After playing Ice Cream by Salad (still one of my top 10 favourites ever) this track popped up. It’s from their 1996 album Count To Ten released on (major label) Columbia. Having read the music press voraciously back then, I don’t remember them at all.

Frogpond came from Warrensburg, Missouri and featured Heidi Phillips on vocals and guitar, Kristie Stremel on guitar, Justine Volpe on bass and Megan Hamilton on drums.

They reformed in 2021, put out their first album in 20 years, and are still gigging – although probably not in the UK, because thanks to stupid Brexit no one wants to come to the UK any more. They have an active Facebook page here

Thursday 20 April 2023, 4202 views

Salad – The Hope and Ruin, Brighton

A new venue for me, and I managed to get there from Billericay in about an hour and 15 minutes which is probably quicker than me trying to get into London. And I managed to find somewhere to park for free round the corner in car-unfriendly Brighton too!

I wasn’t able to get there in time to see the support as I was working this afternoon, but I managed to perch myself nicely up at the front to catch the band who played about an hour and 20 minutes, finishing conveniently (for old people like me) just before 10pm. I got another shout out from the stage, as my interview with Marijne and Paul was the inspiration for Details. And yes I think my face goes red every time.

A good set list with a nice mix of old and new, including one song getting its live debut, Where I’m At (I seem to remember a reggaeish chorus which is new for the band).

I liked the Hope and Ruin – the sound was good and the stage was unusually roomy for a venue of that size.

    Setlist:

  • Diminished Clothes
  • The Selfishness Of Love
  • Granite Statue
  • In The Dark
  • Details
  • Your Face
  • Your Ma
  • Namedrops
  • Things In Heaven
  • Yeah Yeah
  • I Didn’t Know You’d Gone
  • On A Leash
  • Where I’m At
  • A Man With A Box
  • Drink The Elixir

    Encore:

  • Motorbike To Heaven
  • Kent

No ticket scan this time, as I did a rare “pay on the door”.


Sunday 16 April 2023, 4236 views

Catch – Bingo

Have I not blogged for three months? Oops – I blame work, study, family and everything else. I only discovered this song about two years ago – it just completely passed me by when it came out in September 1997. It even appeared on Top Of The Pops, and I still missed it, even though I watched it regularly. I’m guessing I might have been still playing OK Computer day and night when this song came out.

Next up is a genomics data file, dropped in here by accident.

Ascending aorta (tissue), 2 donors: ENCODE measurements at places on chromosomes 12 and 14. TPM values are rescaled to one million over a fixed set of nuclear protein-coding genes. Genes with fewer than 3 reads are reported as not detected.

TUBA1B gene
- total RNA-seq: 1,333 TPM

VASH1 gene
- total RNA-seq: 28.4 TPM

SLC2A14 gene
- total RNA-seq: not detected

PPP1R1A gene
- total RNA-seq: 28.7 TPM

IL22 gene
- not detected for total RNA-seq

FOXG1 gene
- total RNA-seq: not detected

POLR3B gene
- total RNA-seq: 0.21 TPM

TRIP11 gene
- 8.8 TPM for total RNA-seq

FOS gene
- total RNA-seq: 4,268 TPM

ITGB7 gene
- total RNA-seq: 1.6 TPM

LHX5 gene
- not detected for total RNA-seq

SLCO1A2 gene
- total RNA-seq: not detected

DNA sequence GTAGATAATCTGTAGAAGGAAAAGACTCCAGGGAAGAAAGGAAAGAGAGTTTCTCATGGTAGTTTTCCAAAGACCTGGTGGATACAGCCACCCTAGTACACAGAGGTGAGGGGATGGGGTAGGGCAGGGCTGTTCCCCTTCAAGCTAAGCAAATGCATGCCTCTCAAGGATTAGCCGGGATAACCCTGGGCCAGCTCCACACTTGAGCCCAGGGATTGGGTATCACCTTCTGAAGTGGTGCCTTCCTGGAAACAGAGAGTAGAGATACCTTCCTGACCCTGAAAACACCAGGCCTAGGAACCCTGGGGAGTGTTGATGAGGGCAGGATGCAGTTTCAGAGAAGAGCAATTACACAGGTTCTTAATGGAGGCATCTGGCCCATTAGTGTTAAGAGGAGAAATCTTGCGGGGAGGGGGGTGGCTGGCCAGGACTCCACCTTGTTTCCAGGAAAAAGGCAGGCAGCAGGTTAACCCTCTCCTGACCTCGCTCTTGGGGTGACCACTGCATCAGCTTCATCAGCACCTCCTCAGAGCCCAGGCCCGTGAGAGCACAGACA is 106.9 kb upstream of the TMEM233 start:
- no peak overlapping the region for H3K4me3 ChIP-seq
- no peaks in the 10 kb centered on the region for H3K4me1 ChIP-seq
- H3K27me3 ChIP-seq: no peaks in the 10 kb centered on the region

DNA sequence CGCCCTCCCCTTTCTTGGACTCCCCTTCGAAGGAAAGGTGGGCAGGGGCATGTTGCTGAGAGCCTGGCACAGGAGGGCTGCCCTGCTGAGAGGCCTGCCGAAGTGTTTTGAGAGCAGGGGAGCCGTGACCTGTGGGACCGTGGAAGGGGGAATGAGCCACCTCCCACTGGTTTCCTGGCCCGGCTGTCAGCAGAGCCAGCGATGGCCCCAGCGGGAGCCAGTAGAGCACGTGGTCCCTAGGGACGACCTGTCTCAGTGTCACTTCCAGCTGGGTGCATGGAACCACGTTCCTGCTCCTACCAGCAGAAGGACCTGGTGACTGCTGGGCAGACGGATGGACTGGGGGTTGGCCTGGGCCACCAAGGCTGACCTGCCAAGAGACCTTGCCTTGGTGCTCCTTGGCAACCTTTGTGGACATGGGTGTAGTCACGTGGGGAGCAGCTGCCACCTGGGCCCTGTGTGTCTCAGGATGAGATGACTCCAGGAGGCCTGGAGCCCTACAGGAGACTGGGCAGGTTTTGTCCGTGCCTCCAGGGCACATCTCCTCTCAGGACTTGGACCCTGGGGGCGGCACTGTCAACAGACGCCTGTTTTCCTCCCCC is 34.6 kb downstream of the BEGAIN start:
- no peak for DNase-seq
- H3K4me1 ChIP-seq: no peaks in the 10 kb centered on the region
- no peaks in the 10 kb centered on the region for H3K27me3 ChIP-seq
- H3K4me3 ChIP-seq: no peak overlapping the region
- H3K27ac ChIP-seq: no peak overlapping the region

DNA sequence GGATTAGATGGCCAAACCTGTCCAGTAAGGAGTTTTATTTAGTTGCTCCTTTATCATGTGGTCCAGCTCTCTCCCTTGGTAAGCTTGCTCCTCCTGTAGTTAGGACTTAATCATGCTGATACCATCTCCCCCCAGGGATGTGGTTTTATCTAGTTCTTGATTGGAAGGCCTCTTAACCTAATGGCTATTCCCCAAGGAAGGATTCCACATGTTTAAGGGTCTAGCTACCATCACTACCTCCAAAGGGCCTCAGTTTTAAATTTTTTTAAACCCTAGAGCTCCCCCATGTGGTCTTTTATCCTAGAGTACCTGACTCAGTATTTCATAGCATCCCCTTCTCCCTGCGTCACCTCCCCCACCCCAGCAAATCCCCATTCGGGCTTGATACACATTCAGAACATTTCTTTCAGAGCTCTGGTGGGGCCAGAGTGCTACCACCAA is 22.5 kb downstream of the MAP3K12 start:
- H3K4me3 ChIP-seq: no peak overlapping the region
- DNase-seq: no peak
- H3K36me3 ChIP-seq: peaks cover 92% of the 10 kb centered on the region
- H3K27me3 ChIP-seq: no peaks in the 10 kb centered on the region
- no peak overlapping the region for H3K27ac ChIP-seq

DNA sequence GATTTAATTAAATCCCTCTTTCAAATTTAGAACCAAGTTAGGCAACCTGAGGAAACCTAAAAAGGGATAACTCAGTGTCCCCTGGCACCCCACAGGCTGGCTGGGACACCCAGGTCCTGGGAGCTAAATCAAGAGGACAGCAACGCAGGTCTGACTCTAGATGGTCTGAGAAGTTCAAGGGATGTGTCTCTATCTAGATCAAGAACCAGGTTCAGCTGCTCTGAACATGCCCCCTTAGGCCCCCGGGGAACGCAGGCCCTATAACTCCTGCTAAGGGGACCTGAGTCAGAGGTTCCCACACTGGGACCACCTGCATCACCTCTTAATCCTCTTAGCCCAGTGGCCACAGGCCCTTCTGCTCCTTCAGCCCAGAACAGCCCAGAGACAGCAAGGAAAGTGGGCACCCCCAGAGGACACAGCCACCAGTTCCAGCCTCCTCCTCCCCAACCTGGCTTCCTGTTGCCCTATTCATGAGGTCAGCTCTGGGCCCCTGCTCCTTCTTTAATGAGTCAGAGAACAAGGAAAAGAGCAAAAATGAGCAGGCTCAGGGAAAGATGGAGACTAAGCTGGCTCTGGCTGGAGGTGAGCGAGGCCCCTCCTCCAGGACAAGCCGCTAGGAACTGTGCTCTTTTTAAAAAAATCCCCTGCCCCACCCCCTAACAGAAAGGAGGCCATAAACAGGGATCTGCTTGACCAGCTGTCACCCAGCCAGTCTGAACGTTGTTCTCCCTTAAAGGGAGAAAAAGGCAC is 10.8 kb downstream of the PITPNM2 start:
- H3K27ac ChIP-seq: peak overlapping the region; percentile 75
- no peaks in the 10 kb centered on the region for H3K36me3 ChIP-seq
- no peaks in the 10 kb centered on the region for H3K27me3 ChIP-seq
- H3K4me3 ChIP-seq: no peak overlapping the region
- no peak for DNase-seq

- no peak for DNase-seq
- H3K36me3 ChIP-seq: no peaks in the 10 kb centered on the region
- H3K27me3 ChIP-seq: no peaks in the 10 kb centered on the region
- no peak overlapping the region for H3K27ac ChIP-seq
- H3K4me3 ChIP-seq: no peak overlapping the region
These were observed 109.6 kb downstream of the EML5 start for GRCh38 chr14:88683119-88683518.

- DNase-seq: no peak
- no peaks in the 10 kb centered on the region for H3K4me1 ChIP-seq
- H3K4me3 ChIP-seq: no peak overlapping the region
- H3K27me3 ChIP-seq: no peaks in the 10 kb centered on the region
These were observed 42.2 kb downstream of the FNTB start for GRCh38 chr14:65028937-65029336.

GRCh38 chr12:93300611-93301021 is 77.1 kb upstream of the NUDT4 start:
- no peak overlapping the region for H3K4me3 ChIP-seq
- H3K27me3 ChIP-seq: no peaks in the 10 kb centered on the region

But I absolutely love it now and I don’t understand why this band were never bigger. They were kind of Britpoppy – actually with those horns on this track, they were very Britpoppy – but they would have really appealed to the audience for McFly or Busted so maybe they were just the right band at the wrong time.

This single made no 23 and a follow up, Dive In, made no 44. Their one and only album was never released in the UK, and it’s at this point you wonder whether someone has been messing with Wikipedia, because from there you learn that it was only ever released in Indonesia. But it’s true …

Lead singer Toby Slater wasn’t happy with the album. This explains why it was never released in the UK, which probably annoyed the then-mighty Virgin Records who had signed them.

It seems from various YT comments that they did a lot of media in Indonesia and Thailand and built up quite a following there. The album is available – unofficially – on YouTube, and no other streaming services, officially or otherwise.

After Catch, Toby was involved in other bands and event organisation, but sadly died in December 2021 aged just 42. He was the son of singer Stephanie de Sykes, who was a TV staple in the 1970s, and Stu James, lead singer with 60s Liverpool beat band The Mojos, who featured a very young Lewis Collins on drums. Lewis was writing songs with Mike McGear (Paul McCartney’s brother) and was recommended by him to replace Pete Best. Lewis turned down an audition he was offered, and eventually became an actor. I’m glad about this, because the Beatles turned out OK, and I really liked The Professionals.

Thursday 9 February 2023, 9630 views

Is this a piece of your brain?

Twitter is currently an Elon Musk-sponsored binfire with people actively talking about how long it’s going to last. Hard for me to walk away just yet though when it produces comedy gold like this.

Saturday 12 November 2022, 16977 views

Worker & Parasite – The Silent Majority

I came across Worker & Parasite for the first time yesterday and HAD to listen to them. Any Simpsons fan would know why.

Fortunately the abstract absurdity of that cartoon sketch has definitely come over 100% in this band’s music – and videos too. This might actually be my favourite video of the year.

The band are from Melbourne and the song itself is from an EP, released in September, called “Politics: A Case Study Of The Nexus Between Populism, Apathy & Exploitation”. My kind of band on so many levels.

Saturday 12 November 2022, 16367 views

Wunderhorse – Girl Behind The Glass

I don’t know much about Wunderhorse, but this song is champion.

(Sorry for the predictable-if-you’re-my-age pun)

Friday 11 November 2022, 16403 views

dEUS – Must Have Been New

New music from dEUS, out today – I loved Instant Street when I first heard it in 1998 and I’ve had a soft spot for them ever since. This is their first new music in 10 years.

Tuesday 8 November 2022, 16573 views